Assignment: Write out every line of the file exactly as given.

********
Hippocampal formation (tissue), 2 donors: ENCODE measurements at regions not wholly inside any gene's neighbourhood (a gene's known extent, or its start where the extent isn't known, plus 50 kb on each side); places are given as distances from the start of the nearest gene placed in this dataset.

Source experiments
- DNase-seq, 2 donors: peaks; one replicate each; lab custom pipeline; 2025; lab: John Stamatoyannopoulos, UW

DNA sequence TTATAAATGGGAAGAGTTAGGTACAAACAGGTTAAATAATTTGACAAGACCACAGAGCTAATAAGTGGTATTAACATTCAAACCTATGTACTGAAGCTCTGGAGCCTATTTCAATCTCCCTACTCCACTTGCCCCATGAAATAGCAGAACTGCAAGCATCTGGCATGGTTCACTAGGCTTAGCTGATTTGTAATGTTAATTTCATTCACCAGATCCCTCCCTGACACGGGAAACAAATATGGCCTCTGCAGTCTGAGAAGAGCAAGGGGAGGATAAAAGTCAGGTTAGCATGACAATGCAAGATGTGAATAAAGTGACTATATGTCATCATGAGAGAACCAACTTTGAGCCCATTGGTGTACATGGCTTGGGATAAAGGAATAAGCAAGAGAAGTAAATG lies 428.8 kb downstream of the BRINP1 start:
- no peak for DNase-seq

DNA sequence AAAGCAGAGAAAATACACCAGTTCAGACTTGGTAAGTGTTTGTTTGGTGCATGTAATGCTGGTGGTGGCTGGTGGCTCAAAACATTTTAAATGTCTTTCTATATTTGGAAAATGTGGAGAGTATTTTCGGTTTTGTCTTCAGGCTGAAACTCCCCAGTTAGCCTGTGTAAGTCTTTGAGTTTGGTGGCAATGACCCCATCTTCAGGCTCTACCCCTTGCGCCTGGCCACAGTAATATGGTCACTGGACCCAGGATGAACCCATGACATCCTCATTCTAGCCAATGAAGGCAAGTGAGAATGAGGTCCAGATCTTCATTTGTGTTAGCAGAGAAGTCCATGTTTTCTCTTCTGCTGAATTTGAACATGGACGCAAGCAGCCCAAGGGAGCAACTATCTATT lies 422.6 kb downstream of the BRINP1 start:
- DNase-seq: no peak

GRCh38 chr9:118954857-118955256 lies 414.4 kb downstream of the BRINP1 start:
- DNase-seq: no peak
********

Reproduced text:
Hippocampal formation (tissue), 2 donors: ENCODE measurements at regions not wholly inside any gene's neighbourhood (a gene's known extent, or its start where the extent isn't known, plus 50 kb on each side); places are given as distances from the start of the nearest gene placed in this dataset.

Source experiments
- DNase-seq, 2 donors: peaks; one replicate each; lab custom pipeline; 2025; lab: John Stamatoyannopoulos, UW

DNA sequence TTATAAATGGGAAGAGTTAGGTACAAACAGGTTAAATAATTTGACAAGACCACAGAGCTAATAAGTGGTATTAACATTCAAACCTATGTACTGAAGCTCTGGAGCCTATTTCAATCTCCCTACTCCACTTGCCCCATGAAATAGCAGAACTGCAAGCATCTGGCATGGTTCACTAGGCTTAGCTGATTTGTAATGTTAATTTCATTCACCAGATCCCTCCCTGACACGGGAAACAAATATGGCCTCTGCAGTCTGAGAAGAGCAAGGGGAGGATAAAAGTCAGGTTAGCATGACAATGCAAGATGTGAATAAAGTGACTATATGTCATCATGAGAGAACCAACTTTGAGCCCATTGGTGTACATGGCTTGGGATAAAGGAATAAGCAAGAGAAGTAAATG lies 428.8 kb downstream of the BRINP1 start:
- no peak for DNase-seq

DNA sequence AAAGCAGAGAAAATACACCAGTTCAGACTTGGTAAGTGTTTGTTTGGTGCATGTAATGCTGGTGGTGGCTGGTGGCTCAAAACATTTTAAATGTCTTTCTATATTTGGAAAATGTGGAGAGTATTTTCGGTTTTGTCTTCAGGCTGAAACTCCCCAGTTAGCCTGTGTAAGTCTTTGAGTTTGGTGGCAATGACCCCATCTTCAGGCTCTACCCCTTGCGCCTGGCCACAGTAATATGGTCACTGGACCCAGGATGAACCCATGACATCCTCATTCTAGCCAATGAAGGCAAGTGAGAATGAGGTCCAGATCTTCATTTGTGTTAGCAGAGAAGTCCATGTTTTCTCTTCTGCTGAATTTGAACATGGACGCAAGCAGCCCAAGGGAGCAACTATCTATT lies 422.6 kb downstream of the BRINP1 start:
- DNase-seq: no peak

GRCh38 chr9:118954857-118955256 lies 414.4 kb downstream of the BRINP1 start:
- DNase-seq: no peak